- Root AI, a Boston-based startup building produce-picking robots, raised $7.2 million in seed funding. Rob May of PJC led the round and was joined by investors including First Round Capital’s Josh Kopelman, Jason Calacanis, and Austin McChord of Outsiders Fund. Read more.

- Cube, a New York-based financial planning and analysis software maker, raised $5 million in seed funding. Bonfire Ventures‘ Brett Queener led the round and was joined by investors including Operator Collective, Clocktower Technology Ventures, Alumni Ventures Group, and Techstars. Read more.

- Mighty Labs, a Salt Lake City, Ut.-based platform for remote and cross-functional teams, raised $4.3 million in seed funding. Investors include Slack Fund, GSV Ventures, Origin Ventures, Album VC, Acadian Ventures, and Village Global.

- Joblist, a San Francisco-based jobs listing platform, raised $4 million in funding from Wilbur Labs.


- L Catterton invested in Public Goods, a membership-based grocery, household, and personal care company. Financial terms weren't disclosed.

- Waystar, backed by EQT, Canada Pension Plan Investment Board, and Bain Capital, acquired  eSolutions, a revenue tech company focusing on Medicare billing, in a deal valued at $1.3 billion. Read more.


- TA Associates agreed to invest in Ivanti, a provider of IT management and security software solutions. Clearlake Capital Group backs Ivanti. Financial terms weren't disclosed.

- GFL Environmental, a portfolio company of BC Partners and Ontario Teachers’ Pension Plan, agreed to acquire WCA Waste Corporation, a Houston, Texas-based waste management firm, for $1.2 billion.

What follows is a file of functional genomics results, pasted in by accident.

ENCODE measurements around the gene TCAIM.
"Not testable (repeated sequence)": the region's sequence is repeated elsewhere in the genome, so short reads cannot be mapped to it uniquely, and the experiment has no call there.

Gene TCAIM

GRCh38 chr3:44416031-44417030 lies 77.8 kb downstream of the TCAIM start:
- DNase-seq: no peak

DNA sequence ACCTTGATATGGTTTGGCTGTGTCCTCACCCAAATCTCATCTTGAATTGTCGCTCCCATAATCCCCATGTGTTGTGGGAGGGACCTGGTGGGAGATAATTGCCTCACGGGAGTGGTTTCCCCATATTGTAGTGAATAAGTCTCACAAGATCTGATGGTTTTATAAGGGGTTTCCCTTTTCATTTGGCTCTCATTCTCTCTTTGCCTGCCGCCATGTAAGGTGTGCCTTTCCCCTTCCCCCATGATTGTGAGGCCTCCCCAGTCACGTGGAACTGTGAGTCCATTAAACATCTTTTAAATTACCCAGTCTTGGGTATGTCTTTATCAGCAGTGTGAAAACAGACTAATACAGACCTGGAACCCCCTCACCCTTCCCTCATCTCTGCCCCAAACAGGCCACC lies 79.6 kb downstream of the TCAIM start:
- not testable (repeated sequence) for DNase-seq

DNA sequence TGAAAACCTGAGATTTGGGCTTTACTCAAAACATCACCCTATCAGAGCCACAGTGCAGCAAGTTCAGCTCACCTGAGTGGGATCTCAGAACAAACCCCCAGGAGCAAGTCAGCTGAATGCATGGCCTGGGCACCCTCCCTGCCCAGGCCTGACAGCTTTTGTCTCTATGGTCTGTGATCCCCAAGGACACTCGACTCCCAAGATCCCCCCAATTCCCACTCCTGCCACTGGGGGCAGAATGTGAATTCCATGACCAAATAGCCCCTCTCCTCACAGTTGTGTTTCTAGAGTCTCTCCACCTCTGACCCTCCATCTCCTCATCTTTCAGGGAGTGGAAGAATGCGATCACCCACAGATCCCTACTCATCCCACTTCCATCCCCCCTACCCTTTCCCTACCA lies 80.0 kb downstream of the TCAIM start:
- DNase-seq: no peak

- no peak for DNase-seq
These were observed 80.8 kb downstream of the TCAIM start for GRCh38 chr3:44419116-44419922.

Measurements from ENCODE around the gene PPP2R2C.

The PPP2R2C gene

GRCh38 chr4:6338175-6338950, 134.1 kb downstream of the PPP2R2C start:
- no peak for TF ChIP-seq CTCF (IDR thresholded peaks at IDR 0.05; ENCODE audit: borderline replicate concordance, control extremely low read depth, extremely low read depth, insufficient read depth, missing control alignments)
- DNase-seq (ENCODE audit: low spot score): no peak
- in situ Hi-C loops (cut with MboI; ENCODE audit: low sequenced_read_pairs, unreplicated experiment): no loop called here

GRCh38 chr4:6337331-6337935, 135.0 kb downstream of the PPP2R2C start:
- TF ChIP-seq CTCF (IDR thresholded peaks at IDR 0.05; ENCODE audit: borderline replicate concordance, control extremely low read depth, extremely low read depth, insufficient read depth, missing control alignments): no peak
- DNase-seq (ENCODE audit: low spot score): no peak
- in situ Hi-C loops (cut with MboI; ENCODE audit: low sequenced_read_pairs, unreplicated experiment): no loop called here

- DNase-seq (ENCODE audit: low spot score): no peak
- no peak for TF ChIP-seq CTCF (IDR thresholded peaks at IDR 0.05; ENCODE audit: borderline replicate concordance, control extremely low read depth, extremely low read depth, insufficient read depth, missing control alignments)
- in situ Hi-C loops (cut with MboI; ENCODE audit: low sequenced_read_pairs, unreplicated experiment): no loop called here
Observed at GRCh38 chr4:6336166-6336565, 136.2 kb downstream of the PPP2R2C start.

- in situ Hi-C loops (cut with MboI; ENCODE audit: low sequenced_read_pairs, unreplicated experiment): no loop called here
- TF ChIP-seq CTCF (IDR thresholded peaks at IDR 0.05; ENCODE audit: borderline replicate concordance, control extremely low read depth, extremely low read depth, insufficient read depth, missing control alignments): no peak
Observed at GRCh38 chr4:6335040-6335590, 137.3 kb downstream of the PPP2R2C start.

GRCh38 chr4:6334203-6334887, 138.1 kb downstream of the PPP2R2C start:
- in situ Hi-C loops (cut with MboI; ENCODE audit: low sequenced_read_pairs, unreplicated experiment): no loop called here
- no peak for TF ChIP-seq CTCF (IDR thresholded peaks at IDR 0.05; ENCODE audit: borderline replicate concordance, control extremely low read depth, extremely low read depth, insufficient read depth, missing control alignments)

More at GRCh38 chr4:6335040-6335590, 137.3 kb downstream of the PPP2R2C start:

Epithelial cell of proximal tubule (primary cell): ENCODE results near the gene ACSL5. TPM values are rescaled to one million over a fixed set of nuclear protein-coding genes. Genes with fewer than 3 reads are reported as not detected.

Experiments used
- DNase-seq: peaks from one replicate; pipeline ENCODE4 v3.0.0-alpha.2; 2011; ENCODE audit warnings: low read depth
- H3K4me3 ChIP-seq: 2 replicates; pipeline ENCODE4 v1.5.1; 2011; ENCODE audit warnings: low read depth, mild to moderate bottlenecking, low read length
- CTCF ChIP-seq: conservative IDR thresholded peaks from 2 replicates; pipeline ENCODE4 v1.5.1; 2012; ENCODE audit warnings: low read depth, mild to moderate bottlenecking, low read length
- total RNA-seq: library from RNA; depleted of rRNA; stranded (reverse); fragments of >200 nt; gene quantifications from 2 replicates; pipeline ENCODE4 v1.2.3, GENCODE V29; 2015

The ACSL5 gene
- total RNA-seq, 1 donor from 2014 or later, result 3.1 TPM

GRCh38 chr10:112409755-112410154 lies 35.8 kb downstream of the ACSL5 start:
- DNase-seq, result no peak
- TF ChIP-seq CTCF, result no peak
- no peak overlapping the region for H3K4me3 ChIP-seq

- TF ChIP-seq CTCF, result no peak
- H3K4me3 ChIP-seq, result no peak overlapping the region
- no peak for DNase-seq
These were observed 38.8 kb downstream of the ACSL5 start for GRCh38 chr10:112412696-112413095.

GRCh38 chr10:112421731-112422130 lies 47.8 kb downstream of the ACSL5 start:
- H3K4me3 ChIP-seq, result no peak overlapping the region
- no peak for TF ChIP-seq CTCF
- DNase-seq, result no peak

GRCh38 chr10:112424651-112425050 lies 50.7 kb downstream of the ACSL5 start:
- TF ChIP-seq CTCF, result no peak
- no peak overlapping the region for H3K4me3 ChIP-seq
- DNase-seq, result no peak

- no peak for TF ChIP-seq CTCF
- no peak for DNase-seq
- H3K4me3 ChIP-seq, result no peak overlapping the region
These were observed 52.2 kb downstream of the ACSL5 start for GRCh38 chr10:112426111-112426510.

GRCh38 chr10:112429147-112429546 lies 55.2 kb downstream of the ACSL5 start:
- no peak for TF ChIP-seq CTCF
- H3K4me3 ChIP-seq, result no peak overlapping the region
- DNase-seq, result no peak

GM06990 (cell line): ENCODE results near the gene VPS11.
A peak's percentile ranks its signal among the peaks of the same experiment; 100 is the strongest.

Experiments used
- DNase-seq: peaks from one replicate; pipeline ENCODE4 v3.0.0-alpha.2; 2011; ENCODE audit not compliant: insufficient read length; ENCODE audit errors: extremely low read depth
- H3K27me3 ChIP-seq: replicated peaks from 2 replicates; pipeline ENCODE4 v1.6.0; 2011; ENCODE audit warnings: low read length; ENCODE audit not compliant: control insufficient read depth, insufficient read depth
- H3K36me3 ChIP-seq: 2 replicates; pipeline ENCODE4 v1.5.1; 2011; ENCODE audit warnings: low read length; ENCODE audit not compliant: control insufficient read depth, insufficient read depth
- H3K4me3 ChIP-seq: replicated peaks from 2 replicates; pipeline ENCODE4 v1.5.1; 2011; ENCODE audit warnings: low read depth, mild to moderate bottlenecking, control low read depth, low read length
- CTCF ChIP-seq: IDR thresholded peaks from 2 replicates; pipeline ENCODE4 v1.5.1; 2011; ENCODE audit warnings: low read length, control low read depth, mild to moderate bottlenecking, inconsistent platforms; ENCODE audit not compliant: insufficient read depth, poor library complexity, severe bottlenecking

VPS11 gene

- General Atlantic invested in Gymshark, a Solihull, U.K.-based fitness and apparel brand, valuing it at over £1 billion. 

- Accel-KKR made a majority investment in Recurly, a San Francisco-based subscription management and billing platform. Financial terms weren't disclosed.

- I Squared Capital is planning to auction off Energia Group, a power firm, €2 billion including debt, Read more.

- Improving, backed by Trinity Hunt Partners, acquired Object Partners, a Minneapolis-based custom software development firm. Financial terms weren't disclosed.

- HealthEdge Software, backed by Blackstone, acquired The Burgess Group, an Alexandria, Va.-based payment integrity software company. Financial terms weren't disclosed.

- A consortium of investors that includes STIC Investments, SoftBank Korea, Korea Investment Partners and Korea Investment Securities, acquired Systran, an AI-based translation technology tool maker. Financial terms weren't disclosed.

- 3Pillar Global, backed by CIP Capital, acquired Isthmus Software, a Costa Rica-based software development firm. Financial terms weren't disclosed.


- Accenture (NYSE: ACN) acquired CreativeDrive, a New York City-based content production company. Financial terms weren't disclosed.

- Thomson Reuters acquired CaseLines, a London-based LegalTech company. Financial terms weren't disclosed.

- AT&T Inc. is seeking buyers for Crunchyroll, its anime video unit, for as much as $1.5 billion, per Bloomberg. Read more.


SenseTime Group, a Chinese artificial intelligence company, is weighing a dual listing in Hong Kong and China and is raising $1.5 billion of pre-IPO financing, per Bloomberg. Read more.

- Duck Creek Technologies, a Boston-based provider of software for insurers, raised $405 million in an offering of 15 million shares priced at $27.

- CureVac, a German biotech developing a Covid vaccine, raised $213 million in an offering of 13.3 million shares priced at $16, the high end of the range its range.

Read More

CEO DailyCFO DailyBroadsheetData SheetTerm Sheet